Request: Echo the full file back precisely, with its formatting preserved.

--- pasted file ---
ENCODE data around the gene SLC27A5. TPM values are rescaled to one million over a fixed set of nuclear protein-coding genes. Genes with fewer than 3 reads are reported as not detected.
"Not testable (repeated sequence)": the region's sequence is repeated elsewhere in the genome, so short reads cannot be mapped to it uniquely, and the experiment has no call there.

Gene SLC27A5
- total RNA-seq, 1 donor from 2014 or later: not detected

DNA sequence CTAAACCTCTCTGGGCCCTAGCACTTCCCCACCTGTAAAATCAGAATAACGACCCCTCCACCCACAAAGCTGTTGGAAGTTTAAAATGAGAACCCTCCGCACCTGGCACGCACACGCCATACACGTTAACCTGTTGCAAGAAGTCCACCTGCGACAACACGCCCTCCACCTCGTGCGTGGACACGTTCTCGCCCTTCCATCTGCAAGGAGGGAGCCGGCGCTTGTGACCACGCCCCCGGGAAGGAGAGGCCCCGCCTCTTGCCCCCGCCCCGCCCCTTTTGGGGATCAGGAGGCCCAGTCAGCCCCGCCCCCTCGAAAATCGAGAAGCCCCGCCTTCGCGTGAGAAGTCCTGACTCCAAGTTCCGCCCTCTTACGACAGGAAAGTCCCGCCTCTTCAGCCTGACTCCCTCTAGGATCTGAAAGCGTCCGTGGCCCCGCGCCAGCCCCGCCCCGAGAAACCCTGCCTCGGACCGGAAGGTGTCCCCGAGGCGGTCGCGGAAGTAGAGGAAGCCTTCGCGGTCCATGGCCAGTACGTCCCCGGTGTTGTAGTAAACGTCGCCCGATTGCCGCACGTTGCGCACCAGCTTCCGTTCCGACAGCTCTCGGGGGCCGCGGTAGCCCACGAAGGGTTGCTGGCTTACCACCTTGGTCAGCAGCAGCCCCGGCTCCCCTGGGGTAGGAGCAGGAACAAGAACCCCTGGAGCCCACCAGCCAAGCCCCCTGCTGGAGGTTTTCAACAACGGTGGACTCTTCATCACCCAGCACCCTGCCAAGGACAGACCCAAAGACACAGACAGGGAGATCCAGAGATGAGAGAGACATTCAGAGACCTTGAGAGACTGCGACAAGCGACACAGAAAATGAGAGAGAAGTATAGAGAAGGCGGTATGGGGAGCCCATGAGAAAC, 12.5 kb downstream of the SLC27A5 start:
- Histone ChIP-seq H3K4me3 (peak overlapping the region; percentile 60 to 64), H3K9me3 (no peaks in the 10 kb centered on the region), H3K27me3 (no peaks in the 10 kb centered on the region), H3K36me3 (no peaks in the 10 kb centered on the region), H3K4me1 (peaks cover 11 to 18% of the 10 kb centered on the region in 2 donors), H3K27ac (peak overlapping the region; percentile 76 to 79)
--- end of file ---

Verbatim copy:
ENCODE data around the gene SLC27A5. TPM values are rescaled to one million over a fixed set of nuclear protein-coding genes. Genes with fewer than 3 reads are reported as not detected.
"Not testable (repeated sequence)": the region's sequence is repeated elsewhere in the genome, so short reads cannot be mapped to it uniquely, and the experiment has no call there.

Gene SLC27A5
- total RNA-seq, 1 donor from 2014 or later: not detected

DNA sequence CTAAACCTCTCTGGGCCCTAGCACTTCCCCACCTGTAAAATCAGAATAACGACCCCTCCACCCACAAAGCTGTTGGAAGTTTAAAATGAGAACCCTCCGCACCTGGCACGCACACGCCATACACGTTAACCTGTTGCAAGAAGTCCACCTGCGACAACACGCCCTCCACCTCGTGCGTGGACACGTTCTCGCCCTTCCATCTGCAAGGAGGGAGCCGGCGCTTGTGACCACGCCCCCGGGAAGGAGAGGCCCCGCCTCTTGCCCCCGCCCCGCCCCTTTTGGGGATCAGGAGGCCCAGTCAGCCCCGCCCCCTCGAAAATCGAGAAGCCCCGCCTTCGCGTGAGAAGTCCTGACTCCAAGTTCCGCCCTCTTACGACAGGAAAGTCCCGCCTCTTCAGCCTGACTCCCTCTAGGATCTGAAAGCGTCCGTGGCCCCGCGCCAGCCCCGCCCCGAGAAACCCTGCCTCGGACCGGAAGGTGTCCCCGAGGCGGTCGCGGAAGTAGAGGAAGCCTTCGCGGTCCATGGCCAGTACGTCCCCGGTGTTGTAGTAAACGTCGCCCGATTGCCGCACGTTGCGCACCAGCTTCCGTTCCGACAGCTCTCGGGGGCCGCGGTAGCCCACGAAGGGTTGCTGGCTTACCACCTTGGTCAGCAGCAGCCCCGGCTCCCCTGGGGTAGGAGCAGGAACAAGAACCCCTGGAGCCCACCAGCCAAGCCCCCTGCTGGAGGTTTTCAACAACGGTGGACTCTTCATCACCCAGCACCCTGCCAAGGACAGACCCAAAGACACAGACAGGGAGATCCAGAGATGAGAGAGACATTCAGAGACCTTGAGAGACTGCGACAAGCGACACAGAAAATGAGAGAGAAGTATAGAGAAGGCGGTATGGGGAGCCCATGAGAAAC, 12.5 kb downstream of the SLC27A5 start:
- Histone ChIP-seq H3K4me3 (peak overlapping the region; percentile 60 to 64), H3K9me3 (no peaks in the 10 kb centered on the region), H3K27me3 (no peaks in the 10 kb centered on the region), H3K36me3 (no peaks in the 10 kb centered on the region), H3K4me1 (peaks cover 11 to 18% of the 10 kb centered on the region in 2 donors), H3K27ac (peak overlapping the region; percentile 76 to 79)